Maplesoft’s MapleSim, a Modelica-based system-level modeling and simulation tool, is regularly used by machine builders to create high-fidelity digital twins of system dynamics to expand the functionality of CAD models for virtual commissioning. Unlike tools such as Emulate3D, which create digital twins that emulate an entire production line and automation sequence, MapleSim’s focus is on creating digital twins at the machine level, aiming to improve integration of various components and offer a better prediction of what machine performance will look like, according to Paul Goossens, Maplesoft’s vice president of engineering solutions.
|Maplesoft’s MapleSim-built model-driven digital twins lower the risks involved in machine-level system integration while promoting faster virtual commissioning.|
The ability to perform machine-level integration testing with a digital twin delivers significant benefits, Maplesoft research found, including a 75 percent reduction in integration time and between 50 and 100 percent improvement in lowering project cost overruns.
“On paper, everything can look good. But when you are handling complex inertia and friction on a machine, there can be motors that run too fast or transient spikes in loading that aren’t captured during the initial phases of design,” Goossens explains. “A virtual prototype helps identify problems much earlier, giving engineers deeper insight into what loads look like or how to right-size components the first time around so when the machine is deployed, it’s more effective.”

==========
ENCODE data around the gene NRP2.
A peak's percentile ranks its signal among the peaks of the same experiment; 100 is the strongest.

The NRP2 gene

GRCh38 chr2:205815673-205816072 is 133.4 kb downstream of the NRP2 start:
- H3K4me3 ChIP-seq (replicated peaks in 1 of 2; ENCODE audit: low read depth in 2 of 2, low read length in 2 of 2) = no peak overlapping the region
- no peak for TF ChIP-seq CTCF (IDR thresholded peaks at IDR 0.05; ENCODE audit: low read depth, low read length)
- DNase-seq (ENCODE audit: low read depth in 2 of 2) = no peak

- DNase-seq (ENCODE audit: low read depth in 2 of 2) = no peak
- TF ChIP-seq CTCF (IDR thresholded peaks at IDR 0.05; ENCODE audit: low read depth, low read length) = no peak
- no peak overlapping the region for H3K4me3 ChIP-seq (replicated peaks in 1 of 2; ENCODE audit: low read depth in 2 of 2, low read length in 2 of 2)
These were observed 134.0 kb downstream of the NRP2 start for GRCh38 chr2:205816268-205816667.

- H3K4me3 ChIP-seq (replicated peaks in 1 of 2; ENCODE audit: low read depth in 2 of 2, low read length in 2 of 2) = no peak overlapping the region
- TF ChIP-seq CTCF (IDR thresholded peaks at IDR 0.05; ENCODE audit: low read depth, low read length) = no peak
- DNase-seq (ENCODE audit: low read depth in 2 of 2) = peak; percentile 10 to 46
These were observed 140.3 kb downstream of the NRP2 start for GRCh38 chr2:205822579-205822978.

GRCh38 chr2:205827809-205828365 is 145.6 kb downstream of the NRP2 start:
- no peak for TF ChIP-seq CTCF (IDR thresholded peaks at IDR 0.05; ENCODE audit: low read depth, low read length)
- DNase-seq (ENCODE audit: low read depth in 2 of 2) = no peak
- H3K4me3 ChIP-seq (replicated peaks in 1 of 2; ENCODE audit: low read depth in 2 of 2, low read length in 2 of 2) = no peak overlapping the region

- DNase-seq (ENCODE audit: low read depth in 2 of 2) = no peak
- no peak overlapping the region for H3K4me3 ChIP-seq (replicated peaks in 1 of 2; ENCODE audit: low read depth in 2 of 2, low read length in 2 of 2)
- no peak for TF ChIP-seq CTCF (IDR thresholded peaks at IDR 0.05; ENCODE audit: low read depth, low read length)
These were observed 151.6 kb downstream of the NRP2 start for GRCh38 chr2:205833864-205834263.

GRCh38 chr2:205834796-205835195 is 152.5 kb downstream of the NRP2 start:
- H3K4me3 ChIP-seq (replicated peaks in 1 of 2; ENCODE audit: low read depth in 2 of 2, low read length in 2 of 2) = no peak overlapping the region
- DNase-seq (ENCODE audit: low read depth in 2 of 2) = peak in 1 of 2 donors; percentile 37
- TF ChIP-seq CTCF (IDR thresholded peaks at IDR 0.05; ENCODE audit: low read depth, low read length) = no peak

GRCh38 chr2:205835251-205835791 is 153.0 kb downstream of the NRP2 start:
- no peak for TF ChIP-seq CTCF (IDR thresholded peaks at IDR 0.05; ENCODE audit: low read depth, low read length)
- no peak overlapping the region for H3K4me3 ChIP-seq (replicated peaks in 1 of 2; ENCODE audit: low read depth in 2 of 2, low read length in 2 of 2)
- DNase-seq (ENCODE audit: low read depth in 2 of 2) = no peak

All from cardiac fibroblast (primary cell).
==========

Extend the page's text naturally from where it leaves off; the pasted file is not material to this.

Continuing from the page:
Sight Machine, a manufacturing analytics platform that leverages artificial intelligence (AI), automates the process of collecting and contextualizing streaming production data to create digital twins of every part, batch and process. As a result, it can play a key role in optimizing plant performance and the virtual commissioning use case, notes Nathan Oostendorp, Sight Machine founder and chief technology officer (CTO).
One of Sight Machine’s key differentiators is that it builds digital twins based on real-world data rather than just modeling physical assets. It also connects digital twins of individual plant floor assets to create an end-to-end view—to map material flows, for example, or to gain visibility across the whole process or plant as opposed to a single, siloed model.
|Sight Machine taps into real-world machine data and enterprise systems to create a plant-level digital model that offers real-time visibility and the opportunity for actionable insights.|
“What often improves things in an isolated system can push problems down the line or create unexpected interactions,” Oostendorp says. “Simulation frameworks can help predict those interactions.”
More specifically, using real data to fuel digital twins is vitally important to both virtual commissioning and performance management use cases. Consider the example of a large footwear manufacturer that tapped Sight Machine to create digital twins to optimize plant performance and then used the resulting models as a basis for commissioning other plants. The digital twin helped reveal a number of challenges, including rooting out the cause of poor performance for a robot with an electrostatic end effector, which turned out to be tied to high humidity conditions in a particular plant.